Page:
The late H. Trendley Dean, a dental surgeon at PHS, defined five degrees of dental fluorosis: questionable, very mild, mild, moderate, and severe. In the questionable form, evidence of fluorosis is uncertain; in the very mild form, teeth have small white specks; in the mild form, teeth have chalky white areas; in the moderate form, they may have yellowand brown stains; in the severe form, depending on the amount of fluoride ingested, they are pitted, brittle, and susceptible to fracture. Severe fluorosis not only produces unattractive teeth but also may increase the risk of tooth loss because it destroys parts of the protective enamel.
According to a recent study conducted by NIDR in areas with different concentrations of naturally occurring fluoride in their water supplies, 2% of the children developed moderate or severe fluorosis and about 12% developed very mild and mild fluorosis at 1 ppm-the level of fluoride that NIDR considers ideal. But at 4 ppm, the maximum fluoride level EPA now allows in the U.S., 7%, had moderate and 23% severe dental fluorosis (approximately the same total fraction of objectionable fluorosis Dean noted in the 1930s in 4-ppm areas). Since this study was very limited, the percents of fluorosis may not be representative of the country as a whole.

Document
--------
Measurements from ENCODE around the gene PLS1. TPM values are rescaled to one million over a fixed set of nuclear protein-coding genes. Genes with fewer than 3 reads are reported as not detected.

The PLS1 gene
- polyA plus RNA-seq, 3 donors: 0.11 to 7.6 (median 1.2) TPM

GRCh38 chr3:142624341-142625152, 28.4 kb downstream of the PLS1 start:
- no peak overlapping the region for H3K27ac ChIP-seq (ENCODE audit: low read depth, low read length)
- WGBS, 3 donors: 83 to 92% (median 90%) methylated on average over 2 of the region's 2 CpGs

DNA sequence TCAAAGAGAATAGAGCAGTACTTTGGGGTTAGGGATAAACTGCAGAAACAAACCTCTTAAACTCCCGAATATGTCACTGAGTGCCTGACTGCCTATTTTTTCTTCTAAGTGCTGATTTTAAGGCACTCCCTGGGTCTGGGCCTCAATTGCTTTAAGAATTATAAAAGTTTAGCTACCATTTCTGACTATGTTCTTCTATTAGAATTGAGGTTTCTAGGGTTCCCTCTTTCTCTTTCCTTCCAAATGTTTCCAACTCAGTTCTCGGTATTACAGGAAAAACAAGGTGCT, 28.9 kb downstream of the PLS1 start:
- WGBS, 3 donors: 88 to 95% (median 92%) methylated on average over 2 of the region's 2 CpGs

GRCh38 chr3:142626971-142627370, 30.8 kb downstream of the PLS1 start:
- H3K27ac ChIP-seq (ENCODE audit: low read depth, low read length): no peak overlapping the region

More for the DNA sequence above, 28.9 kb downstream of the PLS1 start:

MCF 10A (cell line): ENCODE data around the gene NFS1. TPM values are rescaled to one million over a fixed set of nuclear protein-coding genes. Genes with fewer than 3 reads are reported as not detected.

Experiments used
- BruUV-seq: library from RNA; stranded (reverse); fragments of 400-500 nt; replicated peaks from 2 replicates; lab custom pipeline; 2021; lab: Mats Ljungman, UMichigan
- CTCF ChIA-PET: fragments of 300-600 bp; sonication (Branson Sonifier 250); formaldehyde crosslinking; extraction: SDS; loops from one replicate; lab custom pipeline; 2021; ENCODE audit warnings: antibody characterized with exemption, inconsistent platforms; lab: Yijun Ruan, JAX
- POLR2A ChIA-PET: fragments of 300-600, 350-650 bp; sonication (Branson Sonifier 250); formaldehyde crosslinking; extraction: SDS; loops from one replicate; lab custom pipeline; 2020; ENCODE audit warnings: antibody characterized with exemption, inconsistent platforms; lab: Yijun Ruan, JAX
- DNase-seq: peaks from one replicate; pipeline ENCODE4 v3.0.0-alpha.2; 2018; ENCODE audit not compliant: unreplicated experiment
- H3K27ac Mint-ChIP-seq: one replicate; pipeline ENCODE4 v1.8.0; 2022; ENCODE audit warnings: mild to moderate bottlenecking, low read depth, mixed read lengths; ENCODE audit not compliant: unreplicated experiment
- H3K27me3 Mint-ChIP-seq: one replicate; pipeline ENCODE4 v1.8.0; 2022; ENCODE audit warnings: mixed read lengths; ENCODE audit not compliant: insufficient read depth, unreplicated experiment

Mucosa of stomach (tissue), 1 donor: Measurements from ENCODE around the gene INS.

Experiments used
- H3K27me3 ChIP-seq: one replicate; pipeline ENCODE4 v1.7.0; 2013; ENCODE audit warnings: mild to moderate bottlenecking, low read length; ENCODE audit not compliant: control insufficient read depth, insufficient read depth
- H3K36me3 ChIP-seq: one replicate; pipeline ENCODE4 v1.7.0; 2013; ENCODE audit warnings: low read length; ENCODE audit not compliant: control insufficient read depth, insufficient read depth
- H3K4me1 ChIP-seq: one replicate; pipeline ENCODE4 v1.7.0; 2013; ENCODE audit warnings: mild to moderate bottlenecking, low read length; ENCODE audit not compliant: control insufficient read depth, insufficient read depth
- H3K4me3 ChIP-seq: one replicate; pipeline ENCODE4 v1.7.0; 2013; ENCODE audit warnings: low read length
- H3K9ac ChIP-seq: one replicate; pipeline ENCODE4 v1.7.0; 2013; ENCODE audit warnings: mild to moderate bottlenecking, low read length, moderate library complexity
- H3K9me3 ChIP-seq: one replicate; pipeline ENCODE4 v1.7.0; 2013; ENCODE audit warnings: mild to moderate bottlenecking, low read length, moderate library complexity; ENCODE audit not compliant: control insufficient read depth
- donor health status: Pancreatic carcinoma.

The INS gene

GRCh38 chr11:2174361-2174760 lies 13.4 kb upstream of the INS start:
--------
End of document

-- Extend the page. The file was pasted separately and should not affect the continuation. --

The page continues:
But if the fraction of children subject to moderate and severe dental fluorosis is anywhere near 1 or 2% in most areas with 1 ppm fluoride, a great many children are at risk of developing disfiguring degrees of fluorosis, And, of course, a large fraction of children in the 4-ppm areas would develop noticeable fluorosis. To avoid dental fluorosis, "children under five years of age should drink water diluted with a fluoride-free source in communities with 4 ppm fluoride," NIDR’s Horowitz says.